Kobe for MVP
Fri-Day! Yes! KB24!
My friend Marcus is a huge fan of the New York Knicks. I am not sure why, exactly, although Marcus was born in Africa and raised in Europe, so maybe he just doesn’t know any better.
Anyway, last night Marcus and I were text messaging back and forth about the Knicks and their playoff chances, all while I was watching Kobe pour 60 on the Grizzlies. When the game ended, I texted Marcus and said, “Kobe went for 60!”
Marcus wrote back and said, “Again. What! And Steve Nash will get the MVP again. Hmm. What’s that about?”
Consider this: Kobe Bryant is a three-time NBA Champ, a nine-time All-Star, an eight-time All-NBA Selection, a six-time All-Defensive Selection and two-time NBA All-Star Game MVP. But he’s never won an MVP award.
The obvious question is, Why not?
Well, all three of those titles came while playing next to Shaquille O’Neal, arguably the most dominant center of all time and easily the most dominant big man of his generation. It didn’t really matter how well Kobe played on those teams, because Shaq was always going to get his share of the attention and headlines.
It wasn’t until Shaq went to Miami that Kobe was really able to come into his own as a player and a person. His first season without Shaq, 2004-05, Kobe finished second in the NBA in points per game, but the Lakers didn’t make the playoffs. Then Phil Jackson returned last year and Kobe went buckwild, including that 81 point night against Toronto. Kobe averaged an obscene 35 points per game, the Lakers finished 8 games over .500, made the playoffs, nearly knocked off the Phoenix Suns.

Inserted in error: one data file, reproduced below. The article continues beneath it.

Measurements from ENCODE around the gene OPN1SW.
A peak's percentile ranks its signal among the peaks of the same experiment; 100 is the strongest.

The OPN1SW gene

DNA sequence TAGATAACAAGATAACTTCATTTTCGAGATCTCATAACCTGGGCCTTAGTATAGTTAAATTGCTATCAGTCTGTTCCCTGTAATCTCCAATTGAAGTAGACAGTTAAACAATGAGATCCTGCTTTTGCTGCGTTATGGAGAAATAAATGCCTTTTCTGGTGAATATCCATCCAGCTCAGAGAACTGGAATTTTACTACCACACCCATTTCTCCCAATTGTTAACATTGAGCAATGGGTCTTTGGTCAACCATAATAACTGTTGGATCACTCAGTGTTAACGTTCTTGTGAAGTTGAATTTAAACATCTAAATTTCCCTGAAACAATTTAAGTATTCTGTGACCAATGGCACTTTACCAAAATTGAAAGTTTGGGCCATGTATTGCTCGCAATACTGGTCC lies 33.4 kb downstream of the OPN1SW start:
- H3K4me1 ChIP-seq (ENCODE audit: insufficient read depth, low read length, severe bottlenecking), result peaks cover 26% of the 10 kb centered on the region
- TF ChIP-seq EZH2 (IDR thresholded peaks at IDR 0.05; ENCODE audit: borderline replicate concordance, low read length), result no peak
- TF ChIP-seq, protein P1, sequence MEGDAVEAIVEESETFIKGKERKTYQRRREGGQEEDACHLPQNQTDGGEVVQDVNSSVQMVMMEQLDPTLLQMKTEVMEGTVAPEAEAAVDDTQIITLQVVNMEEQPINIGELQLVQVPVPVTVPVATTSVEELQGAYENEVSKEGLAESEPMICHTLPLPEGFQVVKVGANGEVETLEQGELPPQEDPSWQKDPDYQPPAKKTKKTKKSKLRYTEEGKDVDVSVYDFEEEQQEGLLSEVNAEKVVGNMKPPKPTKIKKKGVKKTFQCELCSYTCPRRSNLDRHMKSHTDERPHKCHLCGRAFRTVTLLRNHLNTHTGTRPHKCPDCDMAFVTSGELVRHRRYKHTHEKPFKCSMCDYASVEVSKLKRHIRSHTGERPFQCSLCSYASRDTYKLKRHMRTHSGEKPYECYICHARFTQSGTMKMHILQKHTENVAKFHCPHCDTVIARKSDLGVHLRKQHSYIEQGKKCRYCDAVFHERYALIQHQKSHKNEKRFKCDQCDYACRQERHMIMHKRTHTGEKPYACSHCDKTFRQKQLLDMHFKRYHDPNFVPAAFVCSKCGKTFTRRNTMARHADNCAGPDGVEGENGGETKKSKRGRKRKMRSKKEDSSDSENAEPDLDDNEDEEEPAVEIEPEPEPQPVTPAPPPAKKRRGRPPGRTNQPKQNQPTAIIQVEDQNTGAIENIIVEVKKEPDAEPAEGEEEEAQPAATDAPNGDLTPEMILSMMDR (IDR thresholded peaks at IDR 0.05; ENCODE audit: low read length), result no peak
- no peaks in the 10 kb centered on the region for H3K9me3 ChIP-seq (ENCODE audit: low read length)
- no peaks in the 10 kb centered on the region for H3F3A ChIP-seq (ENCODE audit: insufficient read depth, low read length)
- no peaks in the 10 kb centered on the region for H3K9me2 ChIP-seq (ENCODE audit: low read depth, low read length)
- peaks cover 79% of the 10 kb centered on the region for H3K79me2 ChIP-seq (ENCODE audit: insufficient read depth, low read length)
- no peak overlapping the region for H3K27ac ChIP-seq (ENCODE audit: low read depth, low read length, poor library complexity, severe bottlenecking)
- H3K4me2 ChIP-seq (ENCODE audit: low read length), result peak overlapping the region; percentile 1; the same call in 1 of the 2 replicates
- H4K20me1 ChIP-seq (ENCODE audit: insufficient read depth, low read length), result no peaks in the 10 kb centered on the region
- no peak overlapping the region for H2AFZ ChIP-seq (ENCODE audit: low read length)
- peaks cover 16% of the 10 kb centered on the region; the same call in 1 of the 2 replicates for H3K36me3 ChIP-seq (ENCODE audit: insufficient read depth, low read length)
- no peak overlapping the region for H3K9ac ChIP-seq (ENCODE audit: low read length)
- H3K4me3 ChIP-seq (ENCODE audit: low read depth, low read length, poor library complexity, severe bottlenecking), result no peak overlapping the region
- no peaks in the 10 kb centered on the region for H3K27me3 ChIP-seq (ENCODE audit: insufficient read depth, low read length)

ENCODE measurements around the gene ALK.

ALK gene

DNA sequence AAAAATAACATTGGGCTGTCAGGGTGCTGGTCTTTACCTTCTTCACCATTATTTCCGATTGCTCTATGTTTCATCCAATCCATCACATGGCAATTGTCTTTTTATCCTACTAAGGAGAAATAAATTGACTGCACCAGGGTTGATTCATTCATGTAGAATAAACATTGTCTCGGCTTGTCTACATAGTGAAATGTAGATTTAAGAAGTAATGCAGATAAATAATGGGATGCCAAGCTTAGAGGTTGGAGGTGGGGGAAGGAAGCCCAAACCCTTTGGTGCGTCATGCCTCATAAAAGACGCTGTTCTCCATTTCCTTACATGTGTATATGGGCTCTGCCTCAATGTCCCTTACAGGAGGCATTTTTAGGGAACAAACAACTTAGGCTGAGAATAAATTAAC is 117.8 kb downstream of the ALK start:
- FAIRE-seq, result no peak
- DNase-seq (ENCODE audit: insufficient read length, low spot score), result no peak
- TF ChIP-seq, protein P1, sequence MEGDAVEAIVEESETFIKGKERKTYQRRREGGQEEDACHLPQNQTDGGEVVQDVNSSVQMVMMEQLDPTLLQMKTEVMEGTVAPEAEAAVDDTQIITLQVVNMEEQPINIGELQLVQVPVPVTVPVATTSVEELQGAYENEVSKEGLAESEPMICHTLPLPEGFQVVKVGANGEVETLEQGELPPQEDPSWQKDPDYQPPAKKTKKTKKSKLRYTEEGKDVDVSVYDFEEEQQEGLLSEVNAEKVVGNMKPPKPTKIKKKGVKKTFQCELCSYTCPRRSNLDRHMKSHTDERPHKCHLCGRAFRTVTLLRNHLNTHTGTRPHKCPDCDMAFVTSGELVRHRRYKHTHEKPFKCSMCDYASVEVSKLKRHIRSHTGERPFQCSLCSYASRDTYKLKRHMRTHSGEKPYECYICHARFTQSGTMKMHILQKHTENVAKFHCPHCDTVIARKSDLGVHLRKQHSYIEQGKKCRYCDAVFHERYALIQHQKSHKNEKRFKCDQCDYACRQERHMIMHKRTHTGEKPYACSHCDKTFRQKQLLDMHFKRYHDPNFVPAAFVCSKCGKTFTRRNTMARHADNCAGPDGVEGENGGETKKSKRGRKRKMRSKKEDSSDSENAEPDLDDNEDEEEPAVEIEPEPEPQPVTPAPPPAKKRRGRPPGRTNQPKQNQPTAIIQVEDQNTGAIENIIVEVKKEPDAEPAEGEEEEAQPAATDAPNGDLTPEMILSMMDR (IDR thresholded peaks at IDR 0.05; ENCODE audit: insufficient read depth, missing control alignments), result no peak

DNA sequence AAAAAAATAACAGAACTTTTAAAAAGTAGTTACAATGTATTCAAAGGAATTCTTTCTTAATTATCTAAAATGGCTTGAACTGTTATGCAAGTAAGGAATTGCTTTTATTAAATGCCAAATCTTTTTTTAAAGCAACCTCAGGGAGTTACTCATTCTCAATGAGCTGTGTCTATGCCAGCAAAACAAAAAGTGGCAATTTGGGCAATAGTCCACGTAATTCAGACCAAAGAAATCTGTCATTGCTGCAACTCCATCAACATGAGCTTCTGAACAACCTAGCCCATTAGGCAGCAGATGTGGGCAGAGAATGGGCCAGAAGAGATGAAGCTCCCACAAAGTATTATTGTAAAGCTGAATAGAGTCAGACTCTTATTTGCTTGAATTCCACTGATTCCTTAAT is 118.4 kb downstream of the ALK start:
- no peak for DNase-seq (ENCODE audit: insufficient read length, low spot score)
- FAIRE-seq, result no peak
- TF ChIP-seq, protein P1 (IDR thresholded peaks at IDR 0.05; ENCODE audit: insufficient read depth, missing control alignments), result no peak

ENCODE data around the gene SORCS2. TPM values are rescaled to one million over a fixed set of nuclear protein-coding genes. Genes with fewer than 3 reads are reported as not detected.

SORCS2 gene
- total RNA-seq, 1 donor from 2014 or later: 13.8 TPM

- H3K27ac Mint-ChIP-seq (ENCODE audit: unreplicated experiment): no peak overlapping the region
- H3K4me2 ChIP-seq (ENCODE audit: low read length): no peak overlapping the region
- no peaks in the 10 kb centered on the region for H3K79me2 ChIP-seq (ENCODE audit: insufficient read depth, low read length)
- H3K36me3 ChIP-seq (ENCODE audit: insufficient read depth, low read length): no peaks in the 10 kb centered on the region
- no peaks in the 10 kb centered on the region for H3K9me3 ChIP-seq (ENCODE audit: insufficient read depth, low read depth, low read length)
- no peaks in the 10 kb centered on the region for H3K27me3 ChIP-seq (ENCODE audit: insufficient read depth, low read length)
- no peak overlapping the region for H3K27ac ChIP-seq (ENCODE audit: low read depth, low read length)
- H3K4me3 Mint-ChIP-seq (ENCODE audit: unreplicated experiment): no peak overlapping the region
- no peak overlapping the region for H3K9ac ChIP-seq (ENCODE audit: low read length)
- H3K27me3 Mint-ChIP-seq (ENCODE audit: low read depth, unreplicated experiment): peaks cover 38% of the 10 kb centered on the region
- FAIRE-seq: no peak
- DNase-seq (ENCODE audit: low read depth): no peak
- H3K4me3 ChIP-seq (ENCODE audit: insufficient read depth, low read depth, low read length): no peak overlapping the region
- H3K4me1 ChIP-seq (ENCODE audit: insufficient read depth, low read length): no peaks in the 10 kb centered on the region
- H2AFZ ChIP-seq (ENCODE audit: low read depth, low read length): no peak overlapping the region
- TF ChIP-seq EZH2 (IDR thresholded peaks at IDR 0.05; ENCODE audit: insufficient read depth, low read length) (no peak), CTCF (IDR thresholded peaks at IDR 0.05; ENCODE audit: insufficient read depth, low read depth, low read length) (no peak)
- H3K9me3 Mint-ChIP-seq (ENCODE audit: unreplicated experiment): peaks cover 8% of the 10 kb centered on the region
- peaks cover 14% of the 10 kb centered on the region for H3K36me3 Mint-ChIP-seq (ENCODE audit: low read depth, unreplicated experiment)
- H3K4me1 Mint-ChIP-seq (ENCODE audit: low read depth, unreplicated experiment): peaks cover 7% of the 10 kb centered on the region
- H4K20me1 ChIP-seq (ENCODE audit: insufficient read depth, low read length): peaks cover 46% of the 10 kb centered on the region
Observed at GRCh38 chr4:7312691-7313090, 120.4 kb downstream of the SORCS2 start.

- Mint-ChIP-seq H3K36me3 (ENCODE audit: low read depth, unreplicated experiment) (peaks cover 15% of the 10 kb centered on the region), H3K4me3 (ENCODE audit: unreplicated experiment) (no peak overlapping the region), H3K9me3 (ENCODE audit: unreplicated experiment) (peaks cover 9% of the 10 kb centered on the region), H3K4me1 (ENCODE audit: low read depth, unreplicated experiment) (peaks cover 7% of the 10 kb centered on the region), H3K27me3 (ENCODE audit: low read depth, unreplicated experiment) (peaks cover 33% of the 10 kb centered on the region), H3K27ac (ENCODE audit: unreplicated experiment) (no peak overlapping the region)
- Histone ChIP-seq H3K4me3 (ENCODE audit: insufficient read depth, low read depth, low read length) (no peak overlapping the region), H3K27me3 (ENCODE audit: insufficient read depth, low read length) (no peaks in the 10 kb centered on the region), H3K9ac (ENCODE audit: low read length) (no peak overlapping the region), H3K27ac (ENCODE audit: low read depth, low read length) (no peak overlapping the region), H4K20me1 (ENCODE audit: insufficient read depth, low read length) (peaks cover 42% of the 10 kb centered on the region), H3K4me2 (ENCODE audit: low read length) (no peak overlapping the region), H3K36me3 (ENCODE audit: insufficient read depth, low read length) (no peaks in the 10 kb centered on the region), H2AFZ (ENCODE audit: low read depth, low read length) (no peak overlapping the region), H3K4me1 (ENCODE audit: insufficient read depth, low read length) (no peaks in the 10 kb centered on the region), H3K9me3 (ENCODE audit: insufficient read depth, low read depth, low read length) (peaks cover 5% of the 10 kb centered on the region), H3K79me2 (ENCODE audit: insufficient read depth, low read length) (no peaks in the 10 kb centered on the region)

And Steve Nash won his second MVP award.
This season has been an odd one. The Lakers have been beset by injuries all year. But Kobe has been their rock, averaging nearly 31 ppg and carrying the team to a 36-32 record. Not to mention his current run of a combined 175 points in their last three games.
The question, however, remains: Why has Kobe never won an MVP award? And why isn’t he the leader in the clubhouse right now? His shot selection isn’t perfect, and he does seem to coast defensively for extended periods of time, but Steve Nash isn’t exactly Gary Payton and he won two MVP awards.
When I did game notes from that epic Dallas/Phoenix game a few weeks ago, I noted that it was basically an MVP contest: if Phoenix won, Nash became the leader; If Dirk won, he became the leader. Phoenix won, of course, and Nash surged into the lead in the court of public opinion.
At some point over the last few years, the NBA’s MVP award seems to have become about rewarding the best player on the most exciting team. The name of the award is the Most Valuable Player award, which would seem to intimate, at least to me, that it should go to the player who is the most valuable to his team. You can’t really assign numbers to this—unless you’re John Hollinger—which makes it so much fun to argue about.
I understand Nash winning the award two seasons ago. Last season, not so much.
Throughout this season, I think Kobe’s value is becoming more and more obvious every day, with every pass that bounces off of Kwame Brown’s hands, with every game Lamar Odom sits on the bench battling an injury, with every brain fart from Andrew Bynum, with every jump shot that Smush Parker clangs off the rim.
This year, to me, the most valuable player in the NBA is Kobe Bryant.